'Corrigan Park' book revives many great memories for Antrim Gaels
‘Corrigan Park: A Place Apart’ by Denis O’Hara (Glendun Publishing, £25)
THERE’S only one thing wrong with this book - its somewhat misleading title. Even then, the author rectifies that with the opening words of his introduction:
‘This tome is a tribute in some small way to all the players, officials, and team followers who made a multitude of significant sacrifices to help raise Corrigan Park to a national level’.
Much more than a history of the Whiterock Road venue in west Belfast, it’s a history of sorts for Antrim GAA, but much more enjoyable than that too.
It’s a ‘Who’s who?’ of Saffron stars, more in the sense of ‘Who was who’, although there are plenty of interviews with still living legends.
There’s a chapter for every week of a year, but it shouldn’t take you anywhere near that long to whizz through its 336 enjoyable pages, although some readers may linger over the many wonderful old photographs. Including ‘Barnbrack’, who also played at Corrigan.
Officially opened in 1926, the ground was named after John ‘Sean’ Corrigan, a former Antrim and Ulster Secretary, from the Kashmir Road area of west Belfast, once a player with the Brian Og team.
From 1931 to 1934 there was a Corrigan Park Boxing Club, whose star was Frankie Kerr, future father of future Republic of Ireland international soccer manager Brian.
There’s another such connection, as Dessie O’Neill, dad of Northern Ireland boss Michael, recalls his hurling heyday as a goalkeeping prodigy in the Fifties – then long servant well into the Sixties - with St Gall’s, Antrim, and Ulster.
Mentions of boxing and soccer apart, mostly Corrigan was the home of Gaelic games in Antrim – football, hurling, and camogie.
Corrigan was the setting for not one but two seismic hurling shocks in 1943. Allowed back into the All-Ireland senior hurling championship, Antrim used home advantage well to edge out Galway by 7-0 to 6-2, with Danny McAllister bagging four of the Saffron scores.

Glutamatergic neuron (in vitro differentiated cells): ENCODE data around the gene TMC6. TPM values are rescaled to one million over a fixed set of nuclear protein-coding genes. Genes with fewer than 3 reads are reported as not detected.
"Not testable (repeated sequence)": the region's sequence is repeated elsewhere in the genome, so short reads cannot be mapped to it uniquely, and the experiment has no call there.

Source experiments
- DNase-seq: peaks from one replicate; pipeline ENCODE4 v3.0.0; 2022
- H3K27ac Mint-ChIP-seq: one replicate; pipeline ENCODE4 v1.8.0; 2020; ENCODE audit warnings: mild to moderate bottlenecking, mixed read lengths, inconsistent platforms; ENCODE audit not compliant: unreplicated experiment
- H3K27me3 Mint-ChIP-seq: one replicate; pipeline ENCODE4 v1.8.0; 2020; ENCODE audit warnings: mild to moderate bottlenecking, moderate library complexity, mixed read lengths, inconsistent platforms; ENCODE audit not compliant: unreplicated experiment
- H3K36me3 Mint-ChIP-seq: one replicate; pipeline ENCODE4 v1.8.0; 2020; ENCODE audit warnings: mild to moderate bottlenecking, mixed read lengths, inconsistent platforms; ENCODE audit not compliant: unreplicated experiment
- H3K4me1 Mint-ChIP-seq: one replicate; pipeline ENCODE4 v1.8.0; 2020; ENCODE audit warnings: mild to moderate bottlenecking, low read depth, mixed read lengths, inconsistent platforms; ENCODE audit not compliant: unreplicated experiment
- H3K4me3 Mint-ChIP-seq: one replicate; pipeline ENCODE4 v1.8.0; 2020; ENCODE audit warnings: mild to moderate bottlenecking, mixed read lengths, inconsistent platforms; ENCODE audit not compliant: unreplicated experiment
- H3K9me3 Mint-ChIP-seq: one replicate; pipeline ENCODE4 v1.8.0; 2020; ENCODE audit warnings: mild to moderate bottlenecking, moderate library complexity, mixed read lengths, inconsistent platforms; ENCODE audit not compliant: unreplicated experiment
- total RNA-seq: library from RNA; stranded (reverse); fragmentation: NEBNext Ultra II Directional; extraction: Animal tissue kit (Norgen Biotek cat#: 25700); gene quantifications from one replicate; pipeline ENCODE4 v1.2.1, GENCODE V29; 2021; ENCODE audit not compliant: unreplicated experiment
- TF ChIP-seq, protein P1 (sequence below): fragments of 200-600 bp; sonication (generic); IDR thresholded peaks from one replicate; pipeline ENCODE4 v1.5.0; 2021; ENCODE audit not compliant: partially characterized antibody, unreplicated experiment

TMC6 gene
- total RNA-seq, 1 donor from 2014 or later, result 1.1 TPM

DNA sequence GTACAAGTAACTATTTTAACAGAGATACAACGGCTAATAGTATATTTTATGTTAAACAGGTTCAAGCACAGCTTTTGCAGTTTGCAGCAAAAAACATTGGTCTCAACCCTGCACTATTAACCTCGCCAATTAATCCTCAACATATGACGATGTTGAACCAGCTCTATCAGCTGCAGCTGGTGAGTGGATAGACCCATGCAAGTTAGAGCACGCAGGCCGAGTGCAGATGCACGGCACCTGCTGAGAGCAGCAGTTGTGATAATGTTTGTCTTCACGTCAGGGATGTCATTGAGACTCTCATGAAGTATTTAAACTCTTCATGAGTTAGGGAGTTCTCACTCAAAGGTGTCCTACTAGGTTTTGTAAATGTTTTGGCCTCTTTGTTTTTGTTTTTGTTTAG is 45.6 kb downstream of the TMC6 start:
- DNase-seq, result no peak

A fluke? No. Leinster champs Kilkenny were then beaten by 3-3 to 1-6, which FJ McCarragher of this paper labelled ‘the greatest shock in hurling history’. Antrim were into an All-Ireland Senior Hurling Final, although Cork, Christy Ring et al, hammered them there.
O’Hara’s diligent research, from this paper’s archives and many other sources, relates much fascinating detail of lesser-known matches
It’s largely about people, though, players in particular, but with reminiscences from supporters too. Every page of print includes some interesting detail or informative anecdote.
In fact this book is jam-packed with great tales, such as how young fan Aidan O’Gorman secured the hurl of Kilkenny legend Jimmy Langton after that 1943 shock – in exchange for a bag of tea.
There’s Seamie Gallagher, one of the seven sons of Joe ‘Hack’ – you can guess why he got that nickname, and he passed his physicality on to his offspring.
Seamie, who passed away early this year, told the story of the abandoned 1955 Ulster JHC Final against Down in Kilclief, when someone came on the pitch to attack him with a post.
John Gough recalls that ‘Seamus Gallagher sent the policeman and his hat flying, and made off.’ To Ardglass, reveals the man himself: ‘I thought that was the end of it’.